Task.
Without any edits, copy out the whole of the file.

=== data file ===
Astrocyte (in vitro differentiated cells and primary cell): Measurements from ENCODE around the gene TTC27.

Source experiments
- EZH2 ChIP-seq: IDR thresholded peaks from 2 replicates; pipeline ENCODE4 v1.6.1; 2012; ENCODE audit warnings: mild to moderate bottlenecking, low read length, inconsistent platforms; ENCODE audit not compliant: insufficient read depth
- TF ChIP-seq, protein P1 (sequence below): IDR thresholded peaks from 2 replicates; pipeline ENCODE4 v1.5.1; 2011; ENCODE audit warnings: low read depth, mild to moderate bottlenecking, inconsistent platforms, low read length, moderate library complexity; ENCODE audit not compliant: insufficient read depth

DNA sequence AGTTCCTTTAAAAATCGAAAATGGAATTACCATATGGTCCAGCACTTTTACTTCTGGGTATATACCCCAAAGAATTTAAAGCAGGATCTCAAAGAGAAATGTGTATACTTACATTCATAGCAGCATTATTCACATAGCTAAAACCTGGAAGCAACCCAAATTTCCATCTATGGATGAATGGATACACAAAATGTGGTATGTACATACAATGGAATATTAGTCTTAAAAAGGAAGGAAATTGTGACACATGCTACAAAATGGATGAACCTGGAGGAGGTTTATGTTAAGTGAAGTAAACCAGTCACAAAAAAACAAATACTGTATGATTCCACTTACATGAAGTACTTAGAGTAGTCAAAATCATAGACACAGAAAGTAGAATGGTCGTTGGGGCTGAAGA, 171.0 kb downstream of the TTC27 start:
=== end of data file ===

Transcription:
Astrocyte (in vitro differentiated cells and primary cell): Measurements from ENCODE around the gene TTC27.

Source experiments
- EZH2 ChIP-seq: IDR thresholded peaks from 2 replicates; pipeline ENCODE4 v1.6.1; 2012; ENCODE audit warnings: mild to moderate bottlenecking, low read length, inconsistent platforms; ENCODE audit not compliant: insufficient read depth
- TF ChIP-seq, protein P1 (sequence below): IDR thresholded peaks from 2 replicates; pipeline ENCODE4 v1.5.1; 2011; ENCODE audit warnings: low read depth, mild to moderate bottlenecking, inconsistent platforms, low read length, moderate library complexity; ENCODE audit not compliant: insufficient read depth

DNA sequence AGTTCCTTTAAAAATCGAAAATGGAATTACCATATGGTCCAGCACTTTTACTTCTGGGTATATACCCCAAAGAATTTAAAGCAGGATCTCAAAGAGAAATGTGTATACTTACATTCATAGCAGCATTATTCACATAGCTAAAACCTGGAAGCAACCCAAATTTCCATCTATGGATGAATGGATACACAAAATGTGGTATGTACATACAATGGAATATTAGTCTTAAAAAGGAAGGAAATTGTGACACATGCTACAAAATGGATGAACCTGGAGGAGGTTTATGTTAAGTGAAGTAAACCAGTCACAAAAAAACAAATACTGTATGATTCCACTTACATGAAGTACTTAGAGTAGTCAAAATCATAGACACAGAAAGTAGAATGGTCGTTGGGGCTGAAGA, 171.0 kb downstream of the TTC27 start: